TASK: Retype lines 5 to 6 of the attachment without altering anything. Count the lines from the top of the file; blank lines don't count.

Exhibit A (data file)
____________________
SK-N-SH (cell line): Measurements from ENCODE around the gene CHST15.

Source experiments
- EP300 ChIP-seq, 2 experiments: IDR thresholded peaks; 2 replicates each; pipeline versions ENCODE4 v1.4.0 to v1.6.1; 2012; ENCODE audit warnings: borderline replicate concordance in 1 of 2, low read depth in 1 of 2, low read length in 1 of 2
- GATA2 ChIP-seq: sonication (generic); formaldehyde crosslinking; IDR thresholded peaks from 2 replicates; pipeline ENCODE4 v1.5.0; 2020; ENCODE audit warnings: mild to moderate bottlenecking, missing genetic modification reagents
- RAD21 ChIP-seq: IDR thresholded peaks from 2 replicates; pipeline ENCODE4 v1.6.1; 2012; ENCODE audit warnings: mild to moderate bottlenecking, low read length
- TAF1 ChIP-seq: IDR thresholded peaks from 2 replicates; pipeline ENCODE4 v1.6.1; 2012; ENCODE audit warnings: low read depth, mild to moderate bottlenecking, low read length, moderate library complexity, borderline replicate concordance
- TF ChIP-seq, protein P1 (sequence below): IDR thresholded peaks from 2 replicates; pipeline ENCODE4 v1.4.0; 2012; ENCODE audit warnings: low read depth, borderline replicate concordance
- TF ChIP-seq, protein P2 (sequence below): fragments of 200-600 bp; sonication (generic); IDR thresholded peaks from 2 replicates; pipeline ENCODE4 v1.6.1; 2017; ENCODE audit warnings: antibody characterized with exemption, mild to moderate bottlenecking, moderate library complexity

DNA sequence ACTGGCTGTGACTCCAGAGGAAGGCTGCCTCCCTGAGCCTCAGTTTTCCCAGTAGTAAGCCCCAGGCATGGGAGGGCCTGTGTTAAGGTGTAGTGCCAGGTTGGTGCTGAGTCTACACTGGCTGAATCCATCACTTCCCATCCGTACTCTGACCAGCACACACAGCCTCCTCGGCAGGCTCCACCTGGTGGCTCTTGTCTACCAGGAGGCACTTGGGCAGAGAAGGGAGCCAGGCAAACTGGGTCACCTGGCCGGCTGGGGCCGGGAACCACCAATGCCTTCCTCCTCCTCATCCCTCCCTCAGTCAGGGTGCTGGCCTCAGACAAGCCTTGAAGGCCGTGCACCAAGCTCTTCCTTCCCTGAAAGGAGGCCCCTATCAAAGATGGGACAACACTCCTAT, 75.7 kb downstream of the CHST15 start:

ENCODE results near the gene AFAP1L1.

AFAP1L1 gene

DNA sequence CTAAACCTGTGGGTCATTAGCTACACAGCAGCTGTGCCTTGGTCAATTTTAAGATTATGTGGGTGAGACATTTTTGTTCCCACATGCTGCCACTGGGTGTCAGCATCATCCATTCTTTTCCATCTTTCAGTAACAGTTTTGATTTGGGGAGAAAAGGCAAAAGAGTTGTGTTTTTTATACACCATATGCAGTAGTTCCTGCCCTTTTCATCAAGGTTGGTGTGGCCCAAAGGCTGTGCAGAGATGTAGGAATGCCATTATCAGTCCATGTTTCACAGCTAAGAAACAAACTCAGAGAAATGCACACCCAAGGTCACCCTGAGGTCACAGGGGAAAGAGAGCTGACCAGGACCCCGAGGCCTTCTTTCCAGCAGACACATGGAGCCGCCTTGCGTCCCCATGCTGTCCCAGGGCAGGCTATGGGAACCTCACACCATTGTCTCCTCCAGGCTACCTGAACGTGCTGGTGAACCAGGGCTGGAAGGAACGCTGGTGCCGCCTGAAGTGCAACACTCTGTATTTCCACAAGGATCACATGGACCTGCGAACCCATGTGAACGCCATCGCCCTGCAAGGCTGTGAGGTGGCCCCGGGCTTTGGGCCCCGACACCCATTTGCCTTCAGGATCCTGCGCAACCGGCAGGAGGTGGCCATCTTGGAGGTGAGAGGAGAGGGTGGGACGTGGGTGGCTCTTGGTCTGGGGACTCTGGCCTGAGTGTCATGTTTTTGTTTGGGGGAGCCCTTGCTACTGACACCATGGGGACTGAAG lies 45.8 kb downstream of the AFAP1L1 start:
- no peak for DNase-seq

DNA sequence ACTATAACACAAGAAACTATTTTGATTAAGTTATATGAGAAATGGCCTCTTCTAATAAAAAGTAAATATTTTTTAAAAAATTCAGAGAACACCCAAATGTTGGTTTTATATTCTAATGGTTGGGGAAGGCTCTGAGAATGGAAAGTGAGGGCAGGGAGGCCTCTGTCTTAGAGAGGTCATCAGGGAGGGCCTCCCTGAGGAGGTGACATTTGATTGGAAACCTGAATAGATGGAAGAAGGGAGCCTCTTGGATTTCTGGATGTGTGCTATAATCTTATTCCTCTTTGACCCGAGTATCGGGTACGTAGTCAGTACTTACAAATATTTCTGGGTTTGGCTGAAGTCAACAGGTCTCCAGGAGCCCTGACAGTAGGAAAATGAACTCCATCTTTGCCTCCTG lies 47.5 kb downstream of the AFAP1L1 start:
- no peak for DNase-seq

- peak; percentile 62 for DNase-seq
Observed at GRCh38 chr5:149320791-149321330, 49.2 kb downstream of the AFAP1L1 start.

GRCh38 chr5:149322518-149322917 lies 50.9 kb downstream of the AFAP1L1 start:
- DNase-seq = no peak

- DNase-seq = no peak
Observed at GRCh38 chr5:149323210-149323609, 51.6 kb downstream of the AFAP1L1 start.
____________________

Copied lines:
- RAD21 ChIP-seq: IDR thresholded peaks from 2 replicates; pipeline ENCODE4 v1.6.1; 2012; ENCODE audit warnings: mild to moderate bottlenecking, low read length
- TAF1 ChIP-seq: IDR thresholded peaks from 2 replicates; pipeline ENCODE4 v1.6.1; 2012; ENCODE audit warnings: low read depth, mild to moderate bottlenecking, low read length, moderate library complexity, borderline replicate concordance